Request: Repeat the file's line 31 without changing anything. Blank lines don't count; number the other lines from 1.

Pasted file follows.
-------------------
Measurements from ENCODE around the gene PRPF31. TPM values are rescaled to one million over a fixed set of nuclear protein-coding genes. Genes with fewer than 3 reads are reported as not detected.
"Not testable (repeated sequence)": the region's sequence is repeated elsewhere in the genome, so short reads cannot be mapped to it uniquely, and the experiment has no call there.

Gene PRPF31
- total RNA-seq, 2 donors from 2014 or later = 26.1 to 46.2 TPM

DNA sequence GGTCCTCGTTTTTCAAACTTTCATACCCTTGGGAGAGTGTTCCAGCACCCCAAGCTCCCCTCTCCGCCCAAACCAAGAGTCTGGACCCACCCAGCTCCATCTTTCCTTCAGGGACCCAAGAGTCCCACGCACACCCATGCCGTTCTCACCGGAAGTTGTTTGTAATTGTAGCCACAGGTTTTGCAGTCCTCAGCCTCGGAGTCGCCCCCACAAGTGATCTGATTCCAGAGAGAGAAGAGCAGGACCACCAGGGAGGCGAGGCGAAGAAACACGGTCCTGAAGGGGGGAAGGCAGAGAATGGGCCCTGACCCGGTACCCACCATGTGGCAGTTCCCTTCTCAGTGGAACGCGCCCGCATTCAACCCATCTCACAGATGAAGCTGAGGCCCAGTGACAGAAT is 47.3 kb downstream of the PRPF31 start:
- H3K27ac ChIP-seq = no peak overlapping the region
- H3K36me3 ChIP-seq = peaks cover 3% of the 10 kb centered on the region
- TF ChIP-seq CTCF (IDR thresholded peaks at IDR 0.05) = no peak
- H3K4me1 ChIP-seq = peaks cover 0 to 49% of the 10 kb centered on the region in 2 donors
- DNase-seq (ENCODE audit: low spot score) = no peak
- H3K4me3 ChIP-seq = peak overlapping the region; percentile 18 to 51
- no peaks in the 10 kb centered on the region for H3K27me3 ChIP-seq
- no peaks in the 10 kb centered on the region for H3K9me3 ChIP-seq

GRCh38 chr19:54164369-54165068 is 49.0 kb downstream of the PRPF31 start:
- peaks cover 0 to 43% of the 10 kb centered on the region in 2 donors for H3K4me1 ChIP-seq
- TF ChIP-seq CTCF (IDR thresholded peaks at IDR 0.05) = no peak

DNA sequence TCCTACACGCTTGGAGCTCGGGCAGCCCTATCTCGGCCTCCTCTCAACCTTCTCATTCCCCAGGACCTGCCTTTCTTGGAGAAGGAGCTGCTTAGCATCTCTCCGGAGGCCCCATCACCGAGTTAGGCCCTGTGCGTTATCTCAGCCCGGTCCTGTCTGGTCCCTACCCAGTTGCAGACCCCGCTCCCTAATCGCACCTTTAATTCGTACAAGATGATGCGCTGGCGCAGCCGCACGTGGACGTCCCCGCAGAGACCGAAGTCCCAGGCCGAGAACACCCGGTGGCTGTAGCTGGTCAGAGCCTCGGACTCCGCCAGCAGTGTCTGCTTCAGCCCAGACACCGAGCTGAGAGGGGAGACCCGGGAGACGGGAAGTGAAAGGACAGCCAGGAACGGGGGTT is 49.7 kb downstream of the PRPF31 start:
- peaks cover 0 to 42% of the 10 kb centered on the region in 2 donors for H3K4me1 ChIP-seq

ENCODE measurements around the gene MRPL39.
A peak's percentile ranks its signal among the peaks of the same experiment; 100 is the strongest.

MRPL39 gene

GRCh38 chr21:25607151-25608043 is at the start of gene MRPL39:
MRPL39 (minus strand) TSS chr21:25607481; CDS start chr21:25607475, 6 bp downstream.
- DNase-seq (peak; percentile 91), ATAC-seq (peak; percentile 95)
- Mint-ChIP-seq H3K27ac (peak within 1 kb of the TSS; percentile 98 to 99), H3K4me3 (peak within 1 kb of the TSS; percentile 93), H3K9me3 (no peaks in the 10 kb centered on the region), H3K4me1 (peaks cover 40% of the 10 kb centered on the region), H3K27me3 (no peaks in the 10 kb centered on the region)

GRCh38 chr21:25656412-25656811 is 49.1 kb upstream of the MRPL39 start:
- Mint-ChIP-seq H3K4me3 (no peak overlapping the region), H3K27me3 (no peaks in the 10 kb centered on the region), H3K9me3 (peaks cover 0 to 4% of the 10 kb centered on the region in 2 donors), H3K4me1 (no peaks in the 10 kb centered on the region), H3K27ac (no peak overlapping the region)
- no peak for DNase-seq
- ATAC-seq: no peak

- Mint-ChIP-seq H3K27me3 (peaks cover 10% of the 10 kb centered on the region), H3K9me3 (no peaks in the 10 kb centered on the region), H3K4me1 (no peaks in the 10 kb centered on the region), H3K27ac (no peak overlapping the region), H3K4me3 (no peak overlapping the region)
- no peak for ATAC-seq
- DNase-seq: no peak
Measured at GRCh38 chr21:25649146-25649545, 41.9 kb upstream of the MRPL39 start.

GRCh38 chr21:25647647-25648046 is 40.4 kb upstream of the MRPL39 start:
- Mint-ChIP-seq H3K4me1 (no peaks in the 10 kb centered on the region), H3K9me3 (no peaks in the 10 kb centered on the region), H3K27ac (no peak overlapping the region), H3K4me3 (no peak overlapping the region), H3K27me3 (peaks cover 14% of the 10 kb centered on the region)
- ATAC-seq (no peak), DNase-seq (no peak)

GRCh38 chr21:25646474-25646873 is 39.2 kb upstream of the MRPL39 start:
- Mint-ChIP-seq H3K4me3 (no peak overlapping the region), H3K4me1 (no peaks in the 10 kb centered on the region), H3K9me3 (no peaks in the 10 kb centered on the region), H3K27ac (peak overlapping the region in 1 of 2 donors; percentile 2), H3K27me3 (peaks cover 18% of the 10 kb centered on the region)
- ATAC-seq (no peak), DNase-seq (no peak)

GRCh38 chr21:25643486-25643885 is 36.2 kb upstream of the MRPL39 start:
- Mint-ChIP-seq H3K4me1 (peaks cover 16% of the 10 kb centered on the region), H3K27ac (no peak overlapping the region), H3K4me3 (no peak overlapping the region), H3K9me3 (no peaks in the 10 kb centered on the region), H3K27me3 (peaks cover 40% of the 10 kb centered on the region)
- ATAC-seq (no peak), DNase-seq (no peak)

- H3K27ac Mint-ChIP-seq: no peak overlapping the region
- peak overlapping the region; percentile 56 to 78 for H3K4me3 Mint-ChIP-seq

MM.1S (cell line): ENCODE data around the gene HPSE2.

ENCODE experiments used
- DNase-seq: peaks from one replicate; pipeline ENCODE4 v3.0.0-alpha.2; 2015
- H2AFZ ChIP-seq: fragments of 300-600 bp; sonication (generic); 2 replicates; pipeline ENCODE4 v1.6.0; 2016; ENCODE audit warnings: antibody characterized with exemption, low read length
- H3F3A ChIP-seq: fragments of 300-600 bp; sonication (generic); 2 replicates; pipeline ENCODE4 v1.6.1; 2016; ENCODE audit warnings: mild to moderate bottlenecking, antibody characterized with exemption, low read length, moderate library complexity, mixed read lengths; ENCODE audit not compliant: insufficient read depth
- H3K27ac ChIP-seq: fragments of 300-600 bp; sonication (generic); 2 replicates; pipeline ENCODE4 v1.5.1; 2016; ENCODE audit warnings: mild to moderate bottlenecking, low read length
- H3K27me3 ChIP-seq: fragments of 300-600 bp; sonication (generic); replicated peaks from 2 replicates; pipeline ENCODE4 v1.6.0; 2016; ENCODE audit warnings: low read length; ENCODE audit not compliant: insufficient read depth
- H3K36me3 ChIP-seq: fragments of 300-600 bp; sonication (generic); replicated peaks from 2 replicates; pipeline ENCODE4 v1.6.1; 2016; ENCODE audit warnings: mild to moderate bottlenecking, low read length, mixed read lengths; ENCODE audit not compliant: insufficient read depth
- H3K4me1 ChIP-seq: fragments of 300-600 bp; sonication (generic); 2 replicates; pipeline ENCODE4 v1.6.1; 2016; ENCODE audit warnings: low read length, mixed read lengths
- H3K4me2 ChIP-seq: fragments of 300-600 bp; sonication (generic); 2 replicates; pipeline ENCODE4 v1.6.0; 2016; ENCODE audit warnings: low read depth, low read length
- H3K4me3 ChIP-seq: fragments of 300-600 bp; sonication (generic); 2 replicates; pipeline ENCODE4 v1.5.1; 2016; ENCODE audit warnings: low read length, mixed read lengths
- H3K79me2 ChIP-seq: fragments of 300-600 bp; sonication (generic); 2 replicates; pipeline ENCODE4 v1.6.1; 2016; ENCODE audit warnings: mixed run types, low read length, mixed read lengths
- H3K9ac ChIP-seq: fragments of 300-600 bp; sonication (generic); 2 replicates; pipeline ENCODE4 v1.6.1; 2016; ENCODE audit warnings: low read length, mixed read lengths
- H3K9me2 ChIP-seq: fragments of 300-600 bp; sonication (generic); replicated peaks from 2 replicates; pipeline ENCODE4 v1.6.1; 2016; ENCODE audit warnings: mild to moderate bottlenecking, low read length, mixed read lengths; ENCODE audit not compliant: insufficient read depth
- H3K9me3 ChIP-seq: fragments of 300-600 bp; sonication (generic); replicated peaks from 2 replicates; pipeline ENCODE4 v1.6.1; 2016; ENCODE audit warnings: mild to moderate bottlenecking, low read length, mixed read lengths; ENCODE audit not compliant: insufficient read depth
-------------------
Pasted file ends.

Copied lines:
- no peak for ATAC-seq